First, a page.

Originally opened in 1889 during Aspen’s mining boom, and surviving a 1912 fire and several remodels, the Wheeler Opera House renovation was a dream project for CCA. Our team was selected to complete a $4.2 million restoration of the first and second floor lobbies and backstage area. After seeking input from various stakeholders including community members, the Wheeler staff, and Board of Directors, it became a spatial reimagining that combined the historic character with modern efficiencies of today. “We wanted to revitalize the Wheeler as a community gathering space, one that enhances the social fabric of Aspen,” Charles was quoted in an Aspen Sojourner feature article on the renovation.
Since building plans only dated back to 1981, there was a discovery period as the team worked into the bones of the building. To create a more spacious and engaging box-office & lobby, the massive wall between the main staircase and the ticket counter was replaced with two columns with lush circular benches for patrons to enjoy. The box offices were relocated to the east wall, and now include digital signage which eliminates paper waste. Wallpaper replaced brick, as a nod to the historical appropriateness of the space, according to the Aspen Historic Preservation Commission who was actively involved in the restoration.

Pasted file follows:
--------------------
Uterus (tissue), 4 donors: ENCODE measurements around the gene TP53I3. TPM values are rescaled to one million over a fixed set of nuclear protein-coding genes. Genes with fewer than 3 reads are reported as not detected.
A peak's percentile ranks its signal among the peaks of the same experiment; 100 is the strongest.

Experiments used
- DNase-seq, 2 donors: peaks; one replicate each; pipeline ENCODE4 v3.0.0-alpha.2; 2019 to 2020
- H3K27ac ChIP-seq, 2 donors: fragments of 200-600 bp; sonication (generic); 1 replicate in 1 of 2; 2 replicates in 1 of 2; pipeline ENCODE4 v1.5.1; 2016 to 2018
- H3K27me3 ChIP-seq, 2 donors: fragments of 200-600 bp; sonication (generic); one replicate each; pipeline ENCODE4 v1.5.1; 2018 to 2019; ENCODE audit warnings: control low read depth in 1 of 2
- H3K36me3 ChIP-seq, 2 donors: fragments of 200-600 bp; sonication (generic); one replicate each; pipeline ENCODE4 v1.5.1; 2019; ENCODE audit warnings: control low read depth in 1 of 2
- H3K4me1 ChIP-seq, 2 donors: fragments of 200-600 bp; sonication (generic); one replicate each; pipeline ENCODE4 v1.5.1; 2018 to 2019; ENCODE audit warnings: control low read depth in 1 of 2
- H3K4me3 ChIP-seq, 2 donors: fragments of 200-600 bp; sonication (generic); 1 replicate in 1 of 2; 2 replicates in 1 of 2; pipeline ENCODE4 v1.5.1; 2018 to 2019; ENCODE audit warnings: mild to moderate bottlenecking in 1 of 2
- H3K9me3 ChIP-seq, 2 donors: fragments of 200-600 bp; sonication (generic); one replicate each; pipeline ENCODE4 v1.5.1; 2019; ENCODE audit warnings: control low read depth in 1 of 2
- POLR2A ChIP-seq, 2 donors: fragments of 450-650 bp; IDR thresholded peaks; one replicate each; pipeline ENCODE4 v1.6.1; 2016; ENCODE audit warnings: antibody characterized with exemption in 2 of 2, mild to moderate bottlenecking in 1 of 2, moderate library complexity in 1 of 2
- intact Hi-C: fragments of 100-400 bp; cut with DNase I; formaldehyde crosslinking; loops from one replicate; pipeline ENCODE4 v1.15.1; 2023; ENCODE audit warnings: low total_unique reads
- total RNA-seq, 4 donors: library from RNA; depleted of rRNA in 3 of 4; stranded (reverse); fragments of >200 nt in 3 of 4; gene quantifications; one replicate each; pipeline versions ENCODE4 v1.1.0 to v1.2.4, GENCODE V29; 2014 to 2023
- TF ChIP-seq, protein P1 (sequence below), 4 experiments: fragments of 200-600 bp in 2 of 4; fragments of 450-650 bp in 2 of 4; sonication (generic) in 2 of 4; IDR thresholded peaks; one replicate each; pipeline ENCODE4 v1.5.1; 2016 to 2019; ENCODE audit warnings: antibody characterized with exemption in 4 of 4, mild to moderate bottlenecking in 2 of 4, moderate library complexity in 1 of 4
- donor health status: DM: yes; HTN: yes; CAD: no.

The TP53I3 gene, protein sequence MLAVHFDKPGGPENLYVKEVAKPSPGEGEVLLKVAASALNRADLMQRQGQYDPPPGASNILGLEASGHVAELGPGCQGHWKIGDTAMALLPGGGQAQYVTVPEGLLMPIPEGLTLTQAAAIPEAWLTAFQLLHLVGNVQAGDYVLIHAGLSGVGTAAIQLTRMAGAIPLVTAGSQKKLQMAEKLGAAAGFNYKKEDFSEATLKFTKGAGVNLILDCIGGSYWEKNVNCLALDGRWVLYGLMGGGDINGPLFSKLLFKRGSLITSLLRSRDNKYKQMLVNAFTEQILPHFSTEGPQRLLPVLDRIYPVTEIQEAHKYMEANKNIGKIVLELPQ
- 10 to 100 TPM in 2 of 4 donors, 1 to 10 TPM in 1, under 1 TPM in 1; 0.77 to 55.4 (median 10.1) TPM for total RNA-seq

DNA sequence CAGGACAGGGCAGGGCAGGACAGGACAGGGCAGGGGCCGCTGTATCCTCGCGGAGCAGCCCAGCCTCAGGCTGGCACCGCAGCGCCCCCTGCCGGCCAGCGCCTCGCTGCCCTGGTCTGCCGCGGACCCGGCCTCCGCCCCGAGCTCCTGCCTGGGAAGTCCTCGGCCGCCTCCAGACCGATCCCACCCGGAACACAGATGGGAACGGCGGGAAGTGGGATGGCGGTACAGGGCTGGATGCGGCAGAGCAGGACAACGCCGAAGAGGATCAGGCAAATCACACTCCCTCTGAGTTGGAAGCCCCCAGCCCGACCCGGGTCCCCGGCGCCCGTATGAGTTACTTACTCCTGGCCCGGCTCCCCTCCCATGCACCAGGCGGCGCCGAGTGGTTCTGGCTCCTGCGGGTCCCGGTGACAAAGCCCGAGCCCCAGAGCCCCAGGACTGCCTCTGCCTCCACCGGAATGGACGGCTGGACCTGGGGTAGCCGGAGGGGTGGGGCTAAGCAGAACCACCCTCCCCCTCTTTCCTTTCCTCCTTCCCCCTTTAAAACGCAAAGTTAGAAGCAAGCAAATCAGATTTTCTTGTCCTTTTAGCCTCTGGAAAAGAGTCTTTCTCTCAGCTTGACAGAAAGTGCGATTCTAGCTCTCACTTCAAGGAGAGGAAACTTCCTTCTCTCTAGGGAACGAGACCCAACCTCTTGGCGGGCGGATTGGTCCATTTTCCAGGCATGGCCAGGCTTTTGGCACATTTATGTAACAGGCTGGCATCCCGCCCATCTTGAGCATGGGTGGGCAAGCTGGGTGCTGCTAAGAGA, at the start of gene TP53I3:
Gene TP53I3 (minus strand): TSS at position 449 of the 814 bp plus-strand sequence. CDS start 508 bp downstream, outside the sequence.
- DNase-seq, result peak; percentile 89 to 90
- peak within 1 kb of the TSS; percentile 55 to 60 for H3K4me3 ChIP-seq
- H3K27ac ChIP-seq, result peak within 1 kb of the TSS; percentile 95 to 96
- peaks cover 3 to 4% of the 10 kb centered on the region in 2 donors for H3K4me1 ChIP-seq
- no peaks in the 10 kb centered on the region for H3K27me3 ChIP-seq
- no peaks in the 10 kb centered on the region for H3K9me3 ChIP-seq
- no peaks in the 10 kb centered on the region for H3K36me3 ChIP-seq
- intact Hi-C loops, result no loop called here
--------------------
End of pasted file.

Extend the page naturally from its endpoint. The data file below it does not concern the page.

The redesigned second floor fosters a sense of community gathering, with a much improved patron flow. Removing the heavy drapery, the views are captured and light permeates the new bar area with oversized photos of Aspen. A retractable stage was added to the bar area for smaller performances, and the restrooms were remodeled for increased traffic, and now include marble floors, textured wallpaper. A new coat-check station takes the place of the dated coatrack – a small change that has made a tremendous difference in how the space functions.
“The renovation has given the opera house the status it deserves” stated Gena Buhler, the Wheeler Opera House Executive Director, to the Aspen Sojourner. “The minute people walk in the door, they say, ‘Wow.’” Photos by Daniel Bayer